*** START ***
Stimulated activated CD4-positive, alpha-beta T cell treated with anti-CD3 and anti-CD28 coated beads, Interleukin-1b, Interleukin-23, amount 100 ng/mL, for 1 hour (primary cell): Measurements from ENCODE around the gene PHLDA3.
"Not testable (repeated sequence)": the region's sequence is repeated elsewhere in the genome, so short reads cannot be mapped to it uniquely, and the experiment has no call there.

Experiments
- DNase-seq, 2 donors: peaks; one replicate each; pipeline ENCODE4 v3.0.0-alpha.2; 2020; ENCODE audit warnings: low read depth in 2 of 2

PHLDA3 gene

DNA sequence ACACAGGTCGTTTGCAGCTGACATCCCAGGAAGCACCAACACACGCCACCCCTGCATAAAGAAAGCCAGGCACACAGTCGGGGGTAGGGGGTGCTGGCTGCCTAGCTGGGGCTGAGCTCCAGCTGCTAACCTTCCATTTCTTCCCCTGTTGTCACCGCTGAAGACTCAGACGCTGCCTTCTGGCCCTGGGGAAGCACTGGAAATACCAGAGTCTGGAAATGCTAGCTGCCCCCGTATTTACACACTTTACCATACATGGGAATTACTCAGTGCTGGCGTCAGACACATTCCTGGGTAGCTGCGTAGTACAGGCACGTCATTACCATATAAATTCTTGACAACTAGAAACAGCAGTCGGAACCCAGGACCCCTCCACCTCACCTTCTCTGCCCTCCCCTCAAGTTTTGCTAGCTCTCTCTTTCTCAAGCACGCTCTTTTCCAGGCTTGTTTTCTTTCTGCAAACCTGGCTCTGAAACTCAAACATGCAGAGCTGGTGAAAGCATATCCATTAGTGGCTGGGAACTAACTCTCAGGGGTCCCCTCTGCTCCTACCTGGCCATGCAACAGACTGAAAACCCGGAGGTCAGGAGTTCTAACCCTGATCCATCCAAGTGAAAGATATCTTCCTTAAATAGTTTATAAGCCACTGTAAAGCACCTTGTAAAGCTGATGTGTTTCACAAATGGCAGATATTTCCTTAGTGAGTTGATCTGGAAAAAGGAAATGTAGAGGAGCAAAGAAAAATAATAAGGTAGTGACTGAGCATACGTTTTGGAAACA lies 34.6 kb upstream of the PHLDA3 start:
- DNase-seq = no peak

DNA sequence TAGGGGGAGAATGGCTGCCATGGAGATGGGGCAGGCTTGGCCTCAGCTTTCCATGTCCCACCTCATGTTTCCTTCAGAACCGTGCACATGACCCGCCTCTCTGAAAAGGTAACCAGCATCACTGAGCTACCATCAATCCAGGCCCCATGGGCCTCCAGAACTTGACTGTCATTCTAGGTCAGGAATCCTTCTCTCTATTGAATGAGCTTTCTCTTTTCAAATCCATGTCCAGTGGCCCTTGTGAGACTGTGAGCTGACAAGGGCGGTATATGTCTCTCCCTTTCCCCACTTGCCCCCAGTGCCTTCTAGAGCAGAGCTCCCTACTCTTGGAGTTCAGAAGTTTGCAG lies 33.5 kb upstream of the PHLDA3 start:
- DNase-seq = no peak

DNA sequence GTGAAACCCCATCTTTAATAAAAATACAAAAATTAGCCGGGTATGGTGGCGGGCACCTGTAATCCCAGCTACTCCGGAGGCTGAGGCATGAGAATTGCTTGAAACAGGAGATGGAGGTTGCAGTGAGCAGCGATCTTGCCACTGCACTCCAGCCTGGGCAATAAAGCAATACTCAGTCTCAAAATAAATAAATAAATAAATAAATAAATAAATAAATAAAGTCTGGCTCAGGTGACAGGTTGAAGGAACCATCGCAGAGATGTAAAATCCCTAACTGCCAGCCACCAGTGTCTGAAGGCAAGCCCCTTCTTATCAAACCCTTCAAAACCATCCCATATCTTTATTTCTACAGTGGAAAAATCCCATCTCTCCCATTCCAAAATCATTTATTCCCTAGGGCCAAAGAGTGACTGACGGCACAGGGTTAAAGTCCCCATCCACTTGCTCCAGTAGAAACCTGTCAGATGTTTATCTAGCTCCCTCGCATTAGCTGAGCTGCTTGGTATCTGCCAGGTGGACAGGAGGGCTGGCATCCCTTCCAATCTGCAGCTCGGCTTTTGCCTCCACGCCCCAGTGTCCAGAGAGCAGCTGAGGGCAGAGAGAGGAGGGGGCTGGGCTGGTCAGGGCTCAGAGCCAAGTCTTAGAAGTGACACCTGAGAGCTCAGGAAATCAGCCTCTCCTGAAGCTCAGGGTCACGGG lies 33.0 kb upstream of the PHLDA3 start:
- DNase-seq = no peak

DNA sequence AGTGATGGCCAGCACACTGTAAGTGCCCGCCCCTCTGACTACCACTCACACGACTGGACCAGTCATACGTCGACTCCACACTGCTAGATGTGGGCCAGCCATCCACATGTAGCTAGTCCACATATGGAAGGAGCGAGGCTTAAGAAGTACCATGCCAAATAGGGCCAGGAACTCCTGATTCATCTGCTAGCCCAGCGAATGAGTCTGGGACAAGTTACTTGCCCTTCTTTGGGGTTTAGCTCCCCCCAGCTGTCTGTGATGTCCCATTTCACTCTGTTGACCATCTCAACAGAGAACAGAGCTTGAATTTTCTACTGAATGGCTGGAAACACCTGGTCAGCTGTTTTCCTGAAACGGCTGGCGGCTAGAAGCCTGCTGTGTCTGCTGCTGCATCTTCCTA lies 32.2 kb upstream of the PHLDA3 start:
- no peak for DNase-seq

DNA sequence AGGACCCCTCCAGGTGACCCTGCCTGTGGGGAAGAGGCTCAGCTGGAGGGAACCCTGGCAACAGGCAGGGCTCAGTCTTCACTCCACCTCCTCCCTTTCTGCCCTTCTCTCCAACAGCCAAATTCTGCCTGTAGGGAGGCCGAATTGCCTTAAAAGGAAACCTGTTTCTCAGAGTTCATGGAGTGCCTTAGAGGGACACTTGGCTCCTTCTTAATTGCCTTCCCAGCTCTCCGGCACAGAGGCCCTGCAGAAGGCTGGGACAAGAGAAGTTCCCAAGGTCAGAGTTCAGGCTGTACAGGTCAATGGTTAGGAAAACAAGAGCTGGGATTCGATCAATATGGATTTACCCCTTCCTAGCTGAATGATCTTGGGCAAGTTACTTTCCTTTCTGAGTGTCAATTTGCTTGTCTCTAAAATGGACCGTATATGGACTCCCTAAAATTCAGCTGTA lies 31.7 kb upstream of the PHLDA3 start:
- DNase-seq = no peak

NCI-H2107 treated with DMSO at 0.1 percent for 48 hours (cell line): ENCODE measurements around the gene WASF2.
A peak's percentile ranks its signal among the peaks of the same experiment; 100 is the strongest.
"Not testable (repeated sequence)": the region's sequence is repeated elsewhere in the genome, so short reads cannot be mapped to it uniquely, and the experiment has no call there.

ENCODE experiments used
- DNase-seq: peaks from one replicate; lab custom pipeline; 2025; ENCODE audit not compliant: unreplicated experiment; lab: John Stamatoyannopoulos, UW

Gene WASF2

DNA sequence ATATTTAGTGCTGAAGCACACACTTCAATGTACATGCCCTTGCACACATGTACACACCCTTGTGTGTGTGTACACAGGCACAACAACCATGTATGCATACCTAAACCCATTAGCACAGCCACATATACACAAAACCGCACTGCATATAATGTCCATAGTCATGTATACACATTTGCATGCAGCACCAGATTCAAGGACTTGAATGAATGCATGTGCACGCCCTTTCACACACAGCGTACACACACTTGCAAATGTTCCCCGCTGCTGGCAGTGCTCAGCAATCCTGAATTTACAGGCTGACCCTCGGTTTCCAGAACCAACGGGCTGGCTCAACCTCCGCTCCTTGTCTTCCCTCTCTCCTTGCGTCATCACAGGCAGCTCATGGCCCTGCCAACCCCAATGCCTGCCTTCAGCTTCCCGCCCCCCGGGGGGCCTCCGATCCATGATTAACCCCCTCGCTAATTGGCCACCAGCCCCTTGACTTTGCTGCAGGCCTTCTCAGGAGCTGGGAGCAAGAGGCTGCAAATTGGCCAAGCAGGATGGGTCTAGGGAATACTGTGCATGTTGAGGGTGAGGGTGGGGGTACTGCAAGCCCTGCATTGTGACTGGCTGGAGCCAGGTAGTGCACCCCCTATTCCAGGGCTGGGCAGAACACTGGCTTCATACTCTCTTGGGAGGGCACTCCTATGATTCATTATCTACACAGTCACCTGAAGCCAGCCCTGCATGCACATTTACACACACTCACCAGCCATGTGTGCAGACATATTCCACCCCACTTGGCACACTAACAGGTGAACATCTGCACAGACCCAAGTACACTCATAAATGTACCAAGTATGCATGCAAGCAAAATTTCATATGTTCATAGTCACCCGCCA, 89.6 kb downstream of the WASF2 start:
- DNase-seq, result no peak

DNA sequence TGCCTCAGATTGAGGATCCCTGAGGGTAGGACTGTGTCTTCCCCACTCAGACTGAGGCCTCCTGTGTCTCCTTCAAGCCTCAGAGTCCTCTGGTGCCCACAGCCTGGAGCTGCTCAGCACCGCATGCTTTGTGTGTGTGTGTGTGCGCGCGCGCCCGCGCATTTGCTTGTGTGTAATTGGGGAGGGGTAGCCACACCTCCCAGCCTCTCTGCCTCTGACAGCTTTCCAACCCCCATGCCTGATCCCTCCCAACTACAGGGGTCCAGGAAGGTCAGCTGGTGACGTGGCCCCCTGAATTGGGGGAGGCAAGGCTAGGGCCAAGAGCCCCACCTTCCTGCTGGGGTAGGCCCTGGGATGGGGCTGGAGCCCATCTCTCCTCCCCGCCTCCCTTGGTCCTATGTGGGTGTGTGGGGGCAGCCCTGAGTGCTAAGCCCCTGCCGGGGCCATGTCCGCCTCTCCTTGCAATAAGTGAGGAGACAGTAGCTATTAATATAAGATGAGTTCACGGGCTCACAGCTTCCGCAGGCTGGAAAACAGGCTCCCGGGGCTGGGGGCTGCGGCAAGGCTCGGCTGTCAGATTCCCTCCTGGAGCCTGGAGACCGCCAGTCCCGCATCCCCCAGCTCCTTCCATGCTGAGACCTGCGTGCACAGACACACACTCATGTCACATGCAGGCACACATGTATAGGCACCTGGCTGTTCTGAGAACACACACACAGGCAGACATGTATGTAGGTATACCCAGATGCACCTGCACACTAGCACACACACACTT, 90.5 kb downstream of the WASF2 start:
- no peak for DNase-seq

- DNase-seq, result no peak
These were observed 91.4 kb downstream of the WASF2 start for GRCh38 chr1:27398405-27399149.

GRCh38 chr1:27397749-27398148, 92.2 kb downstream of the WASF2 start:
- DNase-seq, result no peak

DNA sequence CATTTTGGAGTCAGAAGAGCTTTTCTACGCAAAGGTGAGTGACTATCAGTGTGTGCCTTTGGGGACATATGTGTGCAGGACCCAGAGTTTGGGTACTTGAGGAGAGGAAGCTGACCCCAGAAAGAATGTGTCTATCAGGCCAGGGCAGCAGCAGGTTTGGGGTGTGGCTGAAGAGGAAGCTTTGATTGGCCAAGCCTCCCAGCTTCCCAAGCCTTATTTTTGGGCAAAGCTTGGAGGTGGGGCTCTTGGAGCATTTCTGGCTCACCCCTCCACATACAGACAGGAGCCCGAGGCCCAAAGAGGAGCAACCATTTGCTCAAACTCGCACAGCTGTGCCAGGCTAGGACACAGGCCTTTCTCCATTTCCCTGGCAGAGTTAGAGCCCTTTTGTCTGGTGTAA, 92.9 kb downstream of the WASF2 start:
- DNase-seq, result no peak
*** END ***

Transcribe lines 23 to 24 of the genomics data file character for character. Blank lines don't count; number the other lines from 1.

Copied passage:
- DNase-seq, result no peak

DNA sequence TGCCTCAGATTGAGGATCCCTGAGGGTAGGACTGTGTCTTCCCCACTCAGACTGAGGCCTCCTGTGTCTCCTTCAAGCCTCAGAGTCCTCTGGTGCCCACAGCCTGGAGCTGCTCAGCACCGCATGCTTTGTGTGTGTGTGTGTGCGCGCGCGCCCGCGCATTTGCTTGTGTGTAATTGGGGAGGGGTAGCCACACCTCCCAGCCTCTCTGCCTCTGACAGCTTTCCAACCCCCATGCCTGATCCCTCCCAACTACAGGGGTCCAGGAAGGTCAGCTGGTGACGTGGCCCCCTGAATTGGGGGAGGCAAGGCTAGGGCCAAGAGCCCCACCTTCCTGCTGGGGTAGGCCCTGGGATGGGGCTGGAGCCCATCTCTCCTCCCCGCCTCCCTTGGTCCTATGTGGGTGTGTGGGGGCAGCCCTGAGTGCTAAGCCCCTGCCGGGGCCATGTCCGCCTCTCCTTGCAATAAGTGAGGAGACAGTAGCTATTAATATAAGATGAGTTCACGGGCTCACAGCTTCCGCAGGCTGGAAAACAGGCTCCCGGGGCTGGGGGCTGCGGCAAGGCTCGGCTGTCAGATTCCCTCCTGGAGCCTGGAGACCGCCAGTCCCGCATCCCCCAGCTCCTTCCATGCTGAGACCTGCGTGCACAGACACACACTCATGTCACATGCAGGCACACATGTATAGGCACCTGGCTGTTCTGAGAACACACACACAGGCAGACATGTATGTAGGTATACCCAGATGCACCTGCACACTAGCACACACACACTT, 90.5 kb downstream of the WASF2 start: